Unintended benefits of Comcast-Time Warner merger

Terry Arnold

The recently proposed acquisition of Time Warner by Comcast is a good deal for all involved, and for many who are not. The all-stock merger is valued at $45 billion, and comes after an eight-month takeover battle with Charter Communications and Liberty Media. The strategic approval of Time Warner stockholders is the first move toward stability and growth for Comcast, but has a wealth of potential for the broadcast landscape and those traditionally omitted from its terrain.

While the transaction will certainly raise eyebrows, and possibly the ire, of Washington, D.C., regulators, they must look behind the apparent conglomerate appearance of the merger and see the potential it has for smaller interests who may not otherwise have or realize the shared benefit of resources and opportunities.

Supported by numerous professional and watchdog interests, this merger stands to level and make available a playing field rarely even seen by many, including minority broadcast interests comprised of African-Americans, Hispanics, Asians and women. These groups are notably and severely underserved as it relates to employment and network ownership. Production involvement and overall visibility of these groups are also arguable points.

Yet the record of Comcast has proven that it is both aware of and responsive to the need to provide access and involvement for these groups. It begins with the creation of its Joint Diversity Advisory Council, which consists of four, nine-member diversity councils, each of which is comprised of representatives from the aforementioned groups. These councils are designed to oversee and execute strategies that encourage and make available opportunities for participation in the broadcast spectrum of Comcast.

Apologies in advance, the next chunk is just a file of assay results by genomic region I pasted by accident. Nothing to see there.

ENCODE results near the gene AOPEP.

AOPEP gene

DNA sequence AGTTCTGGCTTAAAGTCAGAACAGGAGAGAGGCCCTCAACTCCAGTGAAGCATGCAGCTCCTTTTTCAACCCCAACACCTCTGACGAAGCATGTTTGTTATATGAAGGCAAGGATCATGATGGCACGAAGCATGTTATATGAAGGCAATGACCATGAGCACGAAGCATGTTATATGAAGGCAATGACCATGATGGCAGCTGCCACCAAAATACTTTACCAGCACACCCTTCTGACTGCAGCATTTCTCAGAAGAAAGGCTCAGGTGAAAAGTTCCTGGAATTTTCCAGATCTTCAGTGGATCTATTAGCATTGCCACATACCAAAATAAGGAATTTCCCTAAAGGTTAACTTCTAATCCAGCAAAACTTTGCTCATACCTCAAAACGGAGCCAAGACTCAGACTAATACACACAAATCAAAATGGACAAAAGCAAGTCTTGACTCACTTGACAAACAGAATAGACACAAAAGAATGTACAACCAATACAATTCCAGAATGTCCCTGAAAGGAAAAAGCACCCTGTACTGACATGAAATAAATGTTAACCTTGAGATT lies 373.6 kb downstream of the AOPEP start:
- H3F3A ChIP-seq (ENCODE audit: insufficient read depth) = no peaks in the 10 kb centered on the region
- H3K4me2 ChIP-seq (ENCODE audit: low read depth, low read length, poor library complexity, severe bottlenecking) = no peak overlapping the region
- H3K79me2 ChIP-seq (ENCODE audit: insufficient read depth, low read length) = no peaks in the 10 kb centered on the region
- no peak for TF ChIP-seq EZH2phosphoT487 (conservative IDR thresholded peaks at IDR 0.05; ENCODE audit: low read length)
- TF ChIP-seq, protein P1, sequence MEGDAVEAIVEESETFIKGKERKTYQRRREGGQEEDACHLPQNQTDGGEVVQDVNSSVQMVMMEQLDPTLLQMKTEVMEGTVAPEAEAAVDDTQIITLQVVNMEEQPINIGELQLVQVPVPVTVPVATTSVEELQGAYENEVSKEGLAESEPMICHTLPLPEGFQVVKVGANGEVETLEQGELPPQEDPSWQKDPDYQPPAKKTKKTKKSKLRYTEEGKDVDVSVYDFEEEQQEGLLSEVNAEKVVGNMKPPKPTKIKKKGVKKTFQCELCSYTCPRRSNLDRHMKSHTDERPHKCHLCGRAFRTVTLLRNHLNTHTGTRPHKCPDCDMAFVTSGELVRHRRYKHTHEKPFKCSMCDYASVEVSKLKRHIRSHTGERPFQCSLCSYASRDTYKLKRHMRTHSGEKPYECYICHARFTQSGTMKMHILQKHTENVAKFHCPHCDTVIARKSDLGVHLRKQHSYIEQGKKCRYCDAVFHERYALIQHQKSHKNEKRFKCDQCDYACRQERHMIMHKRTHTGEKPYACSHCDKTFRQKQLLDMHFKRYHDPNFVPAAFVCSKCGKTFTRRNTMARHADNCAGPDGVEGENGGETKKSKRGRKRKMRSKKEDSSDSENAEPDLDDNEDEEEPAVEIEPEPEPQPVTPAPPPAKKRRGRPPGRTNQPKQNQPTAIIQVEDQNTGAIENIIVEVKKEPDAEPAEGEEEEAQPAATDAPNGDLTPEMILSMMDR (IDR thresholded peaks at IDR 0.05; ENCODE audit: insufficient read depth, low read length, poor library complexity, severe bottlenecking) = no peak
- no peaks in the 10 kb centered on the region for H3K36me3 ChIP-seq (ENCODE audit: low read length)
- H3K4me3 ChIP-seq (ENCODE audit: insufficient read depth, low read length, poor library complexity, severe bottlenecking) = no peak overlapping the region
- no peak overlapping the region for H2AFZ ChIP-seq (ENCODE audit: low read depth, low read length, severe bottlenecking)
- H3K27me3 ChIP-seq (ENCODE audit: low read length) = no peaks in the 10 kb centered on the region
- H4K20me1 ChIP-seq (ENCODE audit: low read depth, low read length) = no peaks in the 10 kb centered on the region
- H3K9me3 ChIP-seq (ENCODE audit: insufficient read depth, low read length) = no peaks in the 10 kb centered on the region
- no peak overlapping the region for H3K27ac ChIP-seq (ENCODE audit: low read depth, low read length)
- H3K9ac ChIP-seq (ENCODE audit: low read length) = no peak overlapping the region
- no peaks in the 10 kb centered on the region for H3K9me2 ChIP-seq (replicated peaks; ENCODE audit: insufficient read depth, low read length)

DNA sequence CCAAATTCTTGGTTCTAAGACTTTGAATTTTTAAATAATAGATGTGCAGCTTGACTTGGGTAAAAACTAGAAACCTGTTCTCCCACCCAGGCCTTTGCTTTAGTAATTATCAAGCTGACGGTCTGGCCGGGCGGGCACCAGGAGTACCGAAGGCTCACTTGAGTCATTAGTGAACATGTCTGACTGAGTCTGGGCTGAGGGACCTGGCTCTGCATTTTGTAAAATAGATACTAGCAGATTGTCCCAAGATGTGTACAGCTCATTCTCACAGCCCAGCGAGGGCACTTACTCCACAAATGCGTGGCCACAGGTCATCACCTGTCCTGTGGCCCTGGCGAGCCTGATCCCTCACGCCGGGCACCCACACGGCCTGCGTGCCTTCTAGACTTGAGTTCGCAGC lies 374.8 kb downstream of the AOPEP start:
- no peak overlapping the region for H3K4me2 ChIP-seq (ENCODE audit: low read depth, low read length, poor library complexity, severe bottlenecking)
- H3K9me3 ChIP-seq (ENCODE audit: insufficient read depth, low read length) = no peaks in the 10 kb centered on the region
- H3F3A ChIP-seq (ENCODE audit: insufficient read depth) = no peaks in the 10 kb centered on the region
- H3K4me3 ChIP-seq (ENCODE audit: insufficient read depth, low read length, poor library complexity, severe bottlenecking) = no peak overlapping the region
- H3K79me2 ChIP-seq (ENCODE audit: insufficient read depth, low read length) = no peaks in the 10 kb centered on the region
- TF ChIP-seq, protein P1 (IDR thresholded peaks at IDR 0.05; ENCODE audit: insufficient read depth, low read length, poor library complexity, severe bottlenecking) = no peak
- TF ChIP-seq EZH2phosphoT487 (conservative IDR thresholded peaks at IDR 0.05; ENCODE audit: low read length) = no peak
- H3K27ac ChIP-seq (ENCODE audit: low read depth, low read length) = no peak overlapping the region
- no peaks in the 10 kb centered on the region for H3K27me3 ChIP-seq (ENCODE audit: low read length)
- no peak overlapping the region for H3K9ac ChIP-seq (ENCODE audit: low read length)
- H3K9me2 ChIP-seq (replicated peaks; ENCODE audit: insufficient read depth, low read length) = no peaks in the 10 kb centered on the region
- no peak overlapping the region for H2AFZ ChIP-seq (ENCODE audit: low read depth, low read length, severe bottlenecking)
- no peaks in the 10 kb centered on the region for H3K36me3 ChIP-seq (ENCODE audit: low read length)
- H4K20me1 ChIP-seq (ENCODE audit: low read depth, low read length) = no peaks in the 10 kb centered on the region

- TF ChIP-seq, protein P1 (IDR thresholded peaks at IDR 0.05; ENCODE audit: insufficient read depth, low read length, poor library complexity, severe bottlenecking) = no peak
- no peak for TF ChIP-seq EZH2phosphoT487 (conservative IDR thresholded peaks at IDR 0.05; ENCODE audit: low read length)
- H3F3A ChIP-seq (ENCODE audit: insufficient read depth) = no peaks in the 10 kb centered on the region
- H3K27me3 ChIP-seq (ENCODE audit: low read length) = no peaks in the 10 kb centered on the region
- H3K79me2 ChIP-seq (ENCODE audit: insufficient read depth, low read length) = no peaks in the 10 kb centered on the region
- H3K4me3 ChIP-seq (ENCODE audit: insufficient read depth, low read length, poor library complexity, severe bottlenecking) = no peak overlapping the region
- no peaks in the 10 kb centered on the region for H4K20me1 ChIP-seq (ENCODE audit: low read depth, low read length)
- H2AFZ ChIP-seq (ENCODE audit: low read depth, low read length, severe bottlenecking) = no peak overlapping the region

With less than 4 percent of all broadcast properties owned by minorities or women, there is a drastic need to increase their visibility and active participation. But Comcast has a record of minority involvement. Time Warner does not.

In their partnership with Bright House Cable, Time Warner has failed to show an interest in or a passion to improve the landscape of the community through minority- and woman-owned or oriented broadcast entities in the U.S. It pales in comparison to that of Comcast. In addition, Comcast has launched more minority- and woman-owned networks than any other cable network in the United States.

Comcast is also present and participatory in the communities it serves, and ensures that the least of those are armed with the tools to prepare for and compete in a global economy. A significant outreach is the provision of the Internet through its Internet is Essential program and cable in schools to serve the community’s underprivileged populations.

While growth and expansions are a naturally desirable strategy of any business, it is imperative in an industry as important, influential and lucrative as broadcast communications do so with the community footprint and future both in mind and reflected in their actions.

In order for this to be a reality for those otherwise omitted from the broadcast landscape, we wholeheartedly support the proposed merger between Time Warner and Comcast.

Terry Arnold is senior vice president of Impact Network, the only African-American founded and operated Christian network in the United States.